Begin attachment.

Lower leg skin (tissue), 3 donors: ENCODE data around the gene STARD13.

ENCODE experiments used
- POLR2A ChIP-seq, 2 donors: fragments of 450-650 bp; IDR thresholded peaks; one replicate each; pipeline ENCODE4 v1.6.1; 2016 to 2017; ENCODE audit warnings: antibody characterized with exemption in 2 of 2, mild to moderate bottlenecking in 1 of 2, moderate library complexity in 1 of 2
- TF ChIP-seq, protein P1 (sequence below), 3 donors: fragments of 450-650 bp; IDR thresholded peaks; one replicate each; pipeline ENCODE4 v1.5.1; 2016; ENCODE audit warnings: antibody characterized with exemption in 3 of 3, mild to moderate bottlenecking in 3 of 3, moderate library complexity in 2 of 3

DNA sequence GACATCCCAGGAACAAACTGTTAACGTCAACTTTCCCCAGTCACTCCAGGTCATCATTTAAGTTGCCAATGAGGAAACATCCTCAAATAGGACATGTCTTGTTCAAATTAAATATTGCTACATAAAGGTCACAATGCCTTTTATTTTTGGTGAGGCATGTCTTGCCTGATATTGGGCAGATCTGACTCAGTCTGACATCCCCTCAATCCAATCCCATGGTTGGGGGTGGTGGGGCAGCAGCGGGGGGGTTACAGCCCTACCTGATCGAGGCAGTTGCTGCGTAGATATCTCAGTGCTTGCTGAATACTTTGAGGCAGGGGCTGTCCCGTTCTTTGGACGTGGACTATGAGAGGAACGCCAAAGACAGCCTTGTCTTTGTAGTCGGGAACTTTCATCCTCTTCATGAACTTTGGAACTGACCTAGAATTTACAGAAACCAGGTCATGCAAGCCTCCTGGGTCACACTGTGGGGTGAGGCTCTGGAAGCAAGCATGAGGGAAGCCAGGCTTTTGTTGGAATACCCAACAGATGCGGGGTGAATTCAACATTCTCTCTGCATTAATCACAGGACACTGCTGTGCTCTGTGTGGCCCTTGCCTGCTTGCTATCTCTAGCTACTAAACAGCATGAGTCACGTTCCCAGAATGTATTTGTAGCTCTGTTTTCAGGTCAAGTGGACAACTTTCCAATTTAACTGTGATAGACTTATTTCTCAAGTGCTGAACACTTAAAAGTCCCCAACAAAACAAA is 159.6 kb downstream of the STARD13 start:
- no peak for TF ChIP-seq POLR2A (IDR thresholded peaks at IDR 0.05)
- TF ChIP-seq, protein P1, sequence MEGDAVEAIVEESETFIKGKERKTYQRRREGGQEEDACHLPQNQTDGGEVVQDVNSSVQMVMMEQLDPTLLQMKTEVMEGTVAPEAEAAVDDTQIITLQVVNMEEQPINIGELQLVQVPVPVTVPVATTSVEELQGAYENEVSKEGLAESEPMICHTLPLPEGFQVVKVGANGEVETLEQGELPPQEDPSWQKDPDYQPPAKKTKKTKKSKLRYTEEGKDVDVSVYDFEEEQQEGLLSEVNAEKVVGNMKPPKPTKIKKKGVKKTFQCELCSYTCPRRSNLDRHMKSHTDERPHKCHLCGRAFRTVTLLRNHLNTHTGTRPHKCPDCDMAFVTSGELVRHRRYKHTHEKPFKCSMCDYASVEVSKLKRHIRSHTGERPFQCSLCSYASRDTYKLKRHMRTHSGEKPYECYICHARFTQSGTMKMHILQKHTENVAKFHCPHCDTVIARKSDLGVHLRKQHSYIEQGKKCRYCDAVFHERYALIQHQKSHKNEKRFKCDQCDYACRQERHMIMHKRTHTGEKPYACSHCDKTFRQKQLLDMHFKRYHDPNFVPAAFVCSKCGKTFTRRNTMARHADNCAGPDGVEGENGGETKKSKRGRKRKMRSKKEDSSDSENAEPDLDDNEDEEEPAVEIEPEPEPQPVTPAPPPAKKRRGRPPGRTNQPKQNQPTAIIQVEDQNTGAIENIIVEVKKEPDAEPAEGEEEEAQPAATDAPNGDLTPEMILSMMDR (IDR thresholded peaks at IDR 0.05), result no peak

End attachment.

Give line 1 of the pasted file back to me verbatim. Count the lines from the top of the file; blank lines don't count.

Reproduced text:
Lower leg skin (tissue), 3 donors: ENCODE data around the gene STARD13.